Opinion: Converting Main to a two-way street is the right move for Hamilton
Published May 17, 2022 at 5:12 pm
When Hamilton city council passed a motion last week to convert Main Street from one-way to two-way, a segment of the population erupted with concern over further traffic congestion on one of the city’s most used roads.
As someone who uses Main Street daily, I can empathize. Who doesn’t enjoy seamlessly driving down a major road with synchronized traffic lights? However, the job of our elected officials is to make decisions that take into consideration the community as a whole. The economic and safety benefits of a two-way conversion far outweigh the few minutes added to our commute.
The reasoning behind the conversion motion from councillors Maureen Wilson and Nrinder Nann was road safety. Main has a disproportionately higher accident rate compared to other streets, and 2022 has especially been deadly for pedestrians in Hamilton. The city reached double-digit pedestrian deaths within a span of a few months when Hamilton has typically averaged around four per year.
Main has been a one-way street for decades, why is this now a problem?
The question is valid, and frankly, no one really knows for sure why this year has been particularly tragic. In fact, Hamilton appears to be part of a larger trend with the province seeing a historic level of carnage on its roads. But perhaps the better question is, why do we still have one-way streets? And how does a two-way street conversion on Main benefit the community as a whole?
Get in, get out
The explosion of automobile use post-WWII led to people moving further from downtown centres and into suburban communities. Downtowns operated predominately as a place of work and as entertainment districts, meaning streets were designed with the goal of moving people in and out as quickly as possible. This is no longer the case.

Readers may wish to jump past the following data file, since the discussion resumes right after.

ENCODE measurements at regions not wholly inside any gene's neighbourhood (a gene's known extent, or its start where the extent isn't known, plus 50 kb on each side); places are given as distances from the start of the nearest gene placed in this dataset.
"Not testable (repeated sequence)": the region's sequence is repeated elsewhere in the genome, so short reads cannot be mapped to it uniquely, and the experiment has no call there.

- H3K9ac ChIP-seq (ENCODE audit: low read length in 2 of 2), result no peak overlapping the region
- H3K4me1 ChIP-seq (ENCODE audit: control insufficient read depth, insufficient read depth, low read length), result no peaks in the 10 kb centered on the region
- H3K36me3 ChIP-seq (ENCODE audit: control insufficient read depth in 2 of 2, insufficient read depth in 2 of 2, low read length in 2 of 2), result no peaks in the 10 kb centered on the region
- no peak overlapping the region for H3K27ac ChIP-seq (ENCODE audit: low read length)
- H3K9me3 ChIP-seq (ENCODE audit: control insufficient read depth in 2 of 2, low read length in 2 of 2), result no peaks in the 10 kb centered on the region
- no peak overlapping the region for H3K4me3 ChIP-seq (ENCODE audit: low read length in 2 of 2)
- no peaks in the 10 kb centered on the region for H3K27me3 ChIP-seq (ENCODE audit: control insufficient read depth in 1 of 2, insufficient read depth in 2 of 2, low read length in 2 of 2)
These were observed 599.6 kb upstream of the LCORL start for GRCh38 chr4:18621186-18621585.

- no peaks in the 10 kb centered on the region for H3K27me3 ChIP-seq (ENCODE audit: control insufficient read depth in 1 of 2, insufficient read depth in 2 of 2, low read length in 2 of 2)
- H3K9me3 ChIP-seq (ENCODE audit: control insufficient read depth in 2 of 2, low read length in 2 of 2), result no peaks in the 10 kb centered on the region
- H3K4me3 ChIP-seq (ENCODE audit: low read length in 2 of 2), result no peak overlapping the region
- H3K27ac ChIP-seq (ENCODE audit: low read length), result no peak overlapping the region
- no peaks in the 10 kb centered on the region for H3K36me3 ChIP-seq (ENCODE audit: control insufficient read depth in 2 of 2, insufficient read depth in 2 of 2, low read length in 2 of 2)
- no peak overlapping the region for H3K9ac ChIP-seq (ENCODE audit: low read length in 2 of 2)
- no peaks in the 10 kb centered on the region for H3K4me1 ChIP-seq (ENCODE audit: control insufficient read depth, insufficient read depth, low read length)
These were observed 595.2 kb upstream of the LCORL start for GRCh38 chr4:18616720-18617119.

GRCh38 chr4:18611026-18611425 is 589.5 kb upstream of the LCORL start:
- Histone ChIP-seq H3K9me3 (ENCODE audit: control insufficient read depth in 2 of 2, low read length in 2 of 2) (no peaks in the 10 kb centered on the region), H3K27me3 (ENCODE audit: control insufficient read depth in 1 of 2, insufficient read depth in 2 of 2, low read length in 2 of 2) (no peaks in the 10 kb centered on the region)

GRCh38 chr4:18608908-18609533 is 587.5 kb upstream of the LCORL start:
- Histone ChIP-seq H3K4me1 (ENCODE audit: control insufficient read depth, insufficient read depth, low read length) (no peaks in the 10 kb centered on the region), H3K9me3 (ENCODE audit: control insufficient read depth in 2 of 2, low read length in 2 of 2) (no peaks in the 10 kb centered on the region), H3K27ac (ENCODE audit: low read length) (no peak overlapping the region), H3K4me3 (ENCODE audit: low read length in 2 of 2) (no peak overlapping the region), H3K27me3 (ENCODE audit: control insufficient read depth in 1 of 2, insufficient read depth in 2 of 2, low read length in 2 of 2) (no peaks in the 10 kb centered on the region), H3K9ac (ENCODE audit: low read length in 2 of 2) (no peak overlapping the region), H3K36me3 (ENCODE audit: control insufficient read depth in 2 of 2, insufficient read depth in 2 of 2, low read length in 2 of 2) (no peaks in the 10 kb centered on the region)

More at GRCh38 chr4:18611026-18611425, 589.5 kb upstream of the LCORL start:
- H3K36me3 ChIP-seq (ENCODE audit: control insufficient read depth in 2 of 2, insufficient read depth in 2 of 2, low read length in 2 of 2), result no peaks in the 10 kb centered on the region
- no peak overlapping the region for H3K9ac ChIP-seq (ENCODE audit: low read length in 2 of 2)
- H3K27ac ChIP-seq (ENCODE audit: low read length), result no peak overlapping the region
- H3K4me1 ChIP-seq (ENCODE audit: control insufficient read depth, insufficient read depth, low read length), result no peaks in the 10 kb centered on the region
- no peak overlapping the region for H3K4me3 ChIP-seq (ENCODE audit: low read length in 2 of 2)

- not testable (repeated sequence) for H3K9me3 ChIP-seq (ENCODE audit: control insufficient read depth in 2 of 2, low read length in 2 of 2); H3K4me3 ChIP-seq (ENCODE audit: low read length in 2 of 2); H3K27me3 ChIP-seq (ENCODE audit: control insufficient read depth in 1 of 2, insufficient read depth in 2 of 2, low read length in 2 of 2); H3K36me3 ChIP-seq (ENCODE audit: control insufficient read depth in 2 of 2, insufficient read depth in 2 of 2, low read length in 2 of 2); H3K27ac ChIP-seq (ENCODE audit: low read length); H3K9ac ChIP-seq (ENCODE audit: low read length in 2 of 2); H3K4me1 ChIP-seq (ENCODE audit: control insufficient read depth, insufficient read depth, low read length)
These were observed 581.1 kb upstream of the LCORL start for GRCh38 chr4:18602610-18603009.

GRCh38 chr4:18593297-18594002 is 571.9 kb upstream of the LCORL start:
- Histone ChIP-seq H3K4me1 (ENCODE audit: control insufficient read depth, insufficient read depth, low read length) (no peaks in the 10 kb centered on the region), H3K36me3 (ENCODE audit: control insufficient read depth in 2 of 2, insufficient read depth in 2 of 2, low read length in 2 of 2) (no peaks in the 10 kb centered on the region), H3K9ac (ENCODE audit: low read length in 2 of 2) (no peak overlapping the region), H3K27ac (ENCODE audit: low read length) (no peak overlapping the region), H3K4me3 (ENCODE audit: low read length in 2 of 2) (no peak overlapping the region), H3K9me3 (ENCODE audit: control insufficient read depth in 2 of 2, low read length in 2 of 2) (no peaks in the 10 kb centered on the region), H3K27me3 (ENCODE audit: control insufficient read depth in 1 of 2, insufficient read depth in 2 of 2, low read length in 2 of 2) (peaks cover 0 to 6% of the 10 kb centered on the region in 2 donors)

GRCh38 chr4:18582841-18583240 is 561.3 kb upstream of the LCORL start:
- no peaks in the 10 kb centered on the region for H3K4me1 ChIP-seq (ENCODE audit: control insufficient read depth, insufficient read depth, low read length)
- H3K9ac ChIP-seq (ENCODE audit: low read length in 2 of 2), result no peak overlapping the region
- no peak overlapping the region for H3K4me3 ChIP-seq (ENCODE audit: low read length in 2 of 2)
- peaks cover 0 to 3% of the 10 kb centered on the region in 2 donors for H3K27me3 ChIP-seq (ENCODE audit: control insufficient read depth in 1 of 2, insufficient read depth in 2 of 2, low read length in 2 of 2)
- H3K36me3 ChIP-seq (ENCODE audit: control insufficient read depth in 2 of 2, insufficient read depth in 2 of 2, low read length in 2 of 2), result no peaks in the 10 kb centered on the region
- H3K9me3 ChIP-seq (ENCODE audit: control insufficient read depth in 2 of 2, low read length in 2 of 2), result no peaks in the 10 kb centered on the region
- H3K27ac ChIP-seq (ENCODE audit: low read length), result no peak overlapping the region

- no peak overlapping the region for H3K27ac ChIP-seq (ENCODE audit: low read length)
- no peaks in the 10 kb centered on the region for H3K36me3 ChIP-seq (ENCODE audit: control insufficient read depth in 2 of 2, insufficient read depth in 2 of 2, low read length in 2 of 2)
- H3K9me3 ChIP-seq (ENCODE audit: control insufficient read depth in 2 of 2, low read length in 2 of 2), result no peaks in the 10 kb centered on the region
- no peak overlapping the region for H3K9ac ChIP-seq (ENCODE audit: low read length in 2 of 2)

Hamilton has joined the many other North American municipalities in reimagining its downtown neighbourhoods as vibrant, walkable, livable communities. A four or five-lane highway — albeit with a lower speed limit — just doesn’t fit Hamilton’s downtown vision.
Two-way streets are also better for business.
According to a study titled Downtown Streets: Are We Strangling Ourselves on One-Way Networks?, “one-way streets have a negative impact on storefront exposure for those businesses highly dependent on pass-by traffic.” When a vehicle slows down or stops at an intersection, the driver has a great view of the storefronts around them. Storefront exposure can be lost when one direction of travel is removed.
In one example, 40 per cent of the businesses on Vine Street in Cincinnati closed after the street was converted from two-way to one-way.
K, but how is it safer?
Like many of you, I could not understand how a two-way street could be safer for pedestrians than a one-way. It turns out, science has an explanation.
“The conventional wisdom has always assumed that one-way streets were safer and more comfortable for pedestrians to cross than two-way streets,” according to the study “Superficially, it would seem that crossing the single direction of traffic on a one-way street is always preferable to crossing a two-way street.”
“As is often the case, the conventional wisdom is wrong. In fact, crossing a one-way street presents greater difficulties to the pedestrian than crossing a two-way street,” the study explains.
It all comes down to simple and not-so-simple math.
The study refers to “vehicle/pedestrian conflict sequences,” which depend on the kind of turning movement the vehicle is engaged in, the direction in which the vehicle path intersects with the pedestrians, and the location of the vehicle with respect to the pedestrian’s field of view, at the beginning of the vehicle movement.
When a pedestrian crosses a two-way street intersection, there are only two possible sequences that they will encounter. And these two sequences are essentially the mirror image of each other, according to the study.
When a pedestrian crosses a one-way street intersection, there are 16 possible conflict sequences, depending upon which leg of the intersection they are crossing.
“Further, these sequences vary widely in their component parts. For example, some sequences have only a single conflict, while others have two or even three,” according to the study.
The two-way conversion of Main Street now appears long overdue considering the city’s vision for a prosperous downtown, more walkable neighbourhoods, and safer roads. Unfortunately, it may mean a few extra minutes in your car.insauga's Editorial Standards and Policies advertising